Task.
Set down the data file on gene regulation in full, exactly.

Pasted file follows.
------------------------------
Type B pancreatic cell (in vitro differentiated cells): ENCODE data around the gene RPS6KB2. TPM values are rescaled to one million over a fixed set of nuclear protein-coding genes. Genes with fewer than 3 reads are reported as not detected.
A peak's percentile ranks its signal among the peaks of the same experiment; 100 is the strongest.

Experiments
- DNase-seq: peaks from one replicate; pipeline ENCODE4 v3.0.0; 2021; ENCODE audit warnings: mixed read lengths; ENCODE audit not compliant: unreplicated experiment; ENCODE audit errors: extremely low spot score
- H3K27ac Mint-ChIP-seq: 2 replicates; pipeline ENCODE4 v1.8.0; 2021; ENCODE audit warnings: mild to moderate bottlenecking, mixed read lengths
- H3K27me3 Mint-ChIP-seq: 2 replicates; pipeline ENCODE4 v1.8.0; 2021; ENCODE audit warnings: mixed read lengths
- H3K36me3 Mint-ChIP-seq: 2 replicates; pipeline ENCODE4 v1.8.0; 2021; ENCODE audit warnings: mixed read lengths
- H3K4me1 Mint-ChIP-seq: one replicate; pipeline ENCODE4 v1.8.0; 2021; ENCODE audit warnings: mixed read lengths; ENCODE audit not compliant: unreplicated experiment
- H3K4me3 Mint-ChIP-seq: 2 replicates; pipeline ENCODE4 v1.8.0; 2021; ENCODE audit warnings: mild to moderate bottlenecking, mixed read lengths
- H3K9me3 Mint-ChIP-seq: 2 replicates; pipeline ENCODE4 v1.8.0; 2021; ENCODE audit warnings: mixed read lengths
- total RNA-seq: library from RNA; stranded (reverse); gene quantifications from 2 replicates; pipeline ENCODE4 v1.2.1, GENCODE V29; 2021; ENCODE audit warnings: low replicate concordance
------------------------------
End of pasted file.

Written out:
Type B pancreatic cell (in vitro differentiated cells): ENCODE data around the gene RPS6KB2. TPM values are rescaled to one million over a fixed set of nuclear protein-coding genes. Genes with fewer than 3 reads are reported as not detected.
A peak's percentile ranks its signal among the peaks of the same experiment; 100 is the strongest.

Experiments
- DNase-seq: peaks from one replicate; pipeline ENCODE4 v3.0.0; 2021; ENCODE audit warnings: mixed read lengths; ENCODE audit not compliant: unreplicated experiment; ENCODE audit errors: extremely low spot score
- H3K27ac Mint-ChIP-seq: 2 replicates; pipeline ENCODE4 v1.8.0; 2021; ENCODE audit warnings: mild to moderate bottlenecking, mixed read lengths
- H3K27me3 Mint-ChIP-seq: 2 replicates; pipeline ENCODE4 v1.8.0; 2021; ENCODE audit warnings: mixed read lengths
- H3K36me3 Mint-ChIP-seq: 2 replicates; pipeline ENCODE4 v1.8.0; 2021; ENCODE audit warnings: mixed read lengths
- H3K4me1 Mint-ChIP-seq: one replicate; pipeline ENCODE4 v1.8.0; 2021; ENCODE audit warnings: mixed read lengths; ENCODE audit not compliant: unreplicated experiment
- H3K4me3 Mint-ChIP-seq: 2 replicates; pipeline ENCODE4 v1.8.0; 2021; ENCODE audit warnings: mild to moderate bottlenecking, mixed read lengths
- H3K9me3 Mint-ChIP-seq: 2 replicates; pipeline ENCODE4 v1.8.0; 2021; ENCODE audit warnings: mixed read lengths
- total RNA-seq: library from RNA; stranded (reverse); gene quantifications from 2 replicates; pipeline ENCODE4 v1.2.1, GENCODE V29; 2021; ENCODE audit warnings: low replicate concordance